What's your business model?

46460

How does Lyft make money?

While similar to Uber, Lyft is a totally different animal

Innovation series by Faith Merino
May 16, 2014 | Comments
Short URL: http://vator.tv/n/3700

The Lyft/Uber competition is heating up. Just one month after Lyft raised a $250 million round of funding that puts its total just above Uber’s, Uber is now reportedly raising a round of funding at a $10 billion valuation. That’s after Uber urged Lyft drivers to “shave the ‘stache” and come drive for Uber. And earlier this month, Uber offered $500 to any driver of a rival car-sharing service to come try out UberX.

Lyft is much smaller than Uber, but it’s reportedly growing at a much faster rate. But how does it make money?

Lyft has a pretty interesting business model. In most of the markets in which it operates, it runs on “donations.” As in, payment optional. Nevertheless, Lyft drivers are guaranteed $15 an hour (in Los Angeles, at least), and can make as much as $35 or $40 an hour. Lyft takes a 20% cut of each transaction, leaving the other 80% to the driver.

From its humble days as Zimride (one of the very first companies I covered for VatorNews! Aw!), Lyft now operates in 60 U.S. cities—24 of which were added in a single day last month. All told, it now operates in 100 cities worldwide.

While the company hasn’t released hard numbers in terms of revenue, it did reveal last December that it’s growing at a rate of 6% per week. That adds up to 20x growth over the course of a year. By comparison, Uber—which was generating $20 million a week in revenue as of December 2013—was growing at a rate of 2.5% per week during the same time period.

And the company is expanding its product line. Last week, Lyft revealed its new premium service, Lyft Plus. The company partnered with West Coast Customers to design specialty Ford Explorers that come with custom interior leather, an illuminated entrance with custom under-car LED lights, Spotify Premium, ports to recharge your devices, and even a custom grille featuring a brushed steel mustache.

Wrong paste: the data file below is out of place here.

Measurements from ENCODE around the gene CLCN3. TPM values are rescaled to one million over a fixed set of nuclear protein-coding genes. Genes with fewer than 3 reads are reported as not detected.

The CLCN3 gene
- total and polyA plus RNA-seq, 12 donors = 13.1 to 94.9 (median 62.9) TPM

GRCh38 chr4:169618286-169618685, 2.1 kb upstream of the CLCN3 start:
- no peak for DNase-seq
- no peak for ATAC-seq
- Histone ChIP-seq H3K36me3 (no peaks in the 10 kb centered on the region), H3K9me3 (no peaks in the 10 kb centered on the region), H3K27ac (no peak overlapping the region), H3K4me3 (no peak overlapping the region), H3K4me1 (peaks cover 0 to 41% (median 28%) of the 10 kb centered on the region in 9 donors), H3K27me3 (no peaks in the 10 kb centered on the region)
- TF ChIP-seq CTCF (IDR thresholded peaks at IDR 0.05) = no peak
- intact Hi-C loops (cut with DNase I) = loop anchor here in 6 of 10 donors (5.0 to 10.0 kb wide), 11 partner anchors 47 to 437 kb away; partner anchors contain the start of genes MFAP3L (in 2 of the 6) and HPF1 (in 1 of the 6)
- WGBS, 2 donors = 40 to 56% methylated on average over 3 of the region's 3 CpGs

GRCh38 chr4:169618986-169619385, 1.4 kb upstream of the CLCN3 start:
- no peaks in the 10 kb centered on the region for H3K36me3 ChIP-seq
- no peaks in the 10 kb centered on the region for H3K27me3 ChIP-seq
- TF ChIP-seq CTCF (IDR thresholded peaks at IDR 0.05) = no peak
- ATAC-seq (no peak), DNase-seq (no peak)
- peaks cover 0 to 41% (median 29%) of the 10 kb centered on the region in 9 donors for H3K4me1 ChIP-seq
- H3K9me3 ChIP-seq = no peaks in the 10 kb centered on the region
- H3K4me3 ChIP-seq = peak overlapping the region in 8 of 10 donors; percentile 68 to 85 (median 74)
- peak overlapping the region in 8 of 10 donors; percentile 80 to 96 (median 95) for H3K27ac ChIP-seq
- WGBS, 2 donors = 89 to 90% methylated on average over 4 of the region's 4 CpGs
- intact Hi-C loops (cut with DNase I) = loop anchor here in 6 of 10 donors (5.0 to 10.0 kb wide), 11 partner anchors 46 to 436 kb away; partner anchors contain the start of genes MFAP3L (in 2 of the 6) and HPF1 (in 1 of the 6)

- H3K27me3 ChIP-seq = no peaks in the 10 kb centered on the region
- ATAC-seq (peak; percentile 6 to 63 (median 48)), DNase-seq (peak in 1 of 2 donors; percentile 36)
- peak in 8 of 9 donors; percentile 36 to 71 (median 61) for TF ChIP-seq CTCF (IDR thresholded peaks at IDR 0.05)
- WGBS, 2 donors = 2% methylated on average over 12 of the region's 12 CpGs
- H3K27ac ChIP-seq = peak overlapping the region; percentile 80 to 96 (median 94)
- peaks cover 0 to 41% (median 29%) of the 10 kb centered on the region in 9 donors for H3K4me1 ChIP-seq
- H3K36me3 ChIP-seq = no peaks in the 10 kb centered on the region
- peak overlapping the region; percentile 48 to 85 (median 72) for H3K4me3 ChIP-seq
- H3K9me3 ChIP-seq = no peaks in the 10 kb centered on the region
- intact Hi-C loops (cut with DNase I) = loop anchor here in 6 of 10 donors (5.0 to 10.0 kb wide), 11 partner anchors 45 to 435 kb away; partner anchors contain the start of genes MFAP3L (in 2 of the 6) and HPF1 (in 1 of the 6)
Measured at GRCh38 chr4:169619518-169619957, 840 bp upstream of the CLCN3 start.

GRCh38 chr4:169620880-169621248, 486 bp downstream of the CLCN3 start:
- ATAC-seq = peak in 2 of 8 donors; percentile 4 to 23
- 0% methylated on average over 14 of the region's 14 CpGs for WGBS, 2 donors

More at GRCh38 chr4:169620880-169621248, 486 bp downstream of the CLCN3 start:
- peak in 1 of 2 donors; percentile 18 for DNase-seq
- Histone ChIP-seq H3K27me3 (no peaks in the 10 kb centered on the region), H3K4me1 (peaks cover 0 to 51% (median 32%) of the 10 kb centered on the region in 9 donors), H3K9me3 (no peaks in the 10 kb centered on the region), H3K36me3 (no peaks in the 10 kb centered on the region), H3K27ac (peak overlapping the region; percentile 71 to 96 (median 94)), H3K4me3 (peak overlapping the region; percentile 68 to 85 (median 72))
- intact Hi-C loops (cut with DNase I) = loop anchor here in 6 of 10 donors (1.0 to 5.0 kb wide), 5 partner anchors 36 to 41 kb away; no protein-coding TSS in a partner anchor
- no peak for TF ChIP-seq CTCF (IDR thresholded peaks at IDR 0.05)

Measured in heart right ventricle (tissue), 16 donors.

The new line will definitely help Lyft compete more effectively with Uber, which has cornered the high-end market but has been taking aggressive measures to crush smaller competitors in the low-end market.

The next market Lyft will need to jump on is families. Last week, Uber launched its premium family service for customers traveling with young children. It costs an additional $10 on top of the regular fare, but comes with a pre-installed child car seat. 

 


Related companies, investors and entrepreneurs

14337
Lyft
Startup/Business
Description: Lyft is a peer-to-peer transportation platform that connects passengers who need rides with drivers willing to provide rides using the...

Related news


blog comments powered by Disqus

Featured Stories

Other episodes of this series

How does Glooko make money?

17106

What's your business model?

by Steven Loeb
The company charges for access to its population management service, its kiosks and its mobile app

How does Fitbit make money?

17019

What's your business model?

by Steven Loeb
Fitbit sold over 13 million devices in the first nine months of 2015 alone

How does TubeMogul make money?

16927

What's your business model?

by Steven Loeb
TubeMogul makes money from the two different ways that ads are bought and sold

How does Wikipedia make money?

16745

What's your business model?

by Steven Loeb
Wikipedia gets most of its money through donations, but also sells goods on the Wikipedia store

How does SurveyMonkey make money?

16642

What's your business model?

by Steven Loeb
SurveyMonkey uses a freemium model that it says helps to creates organic viral loop for the product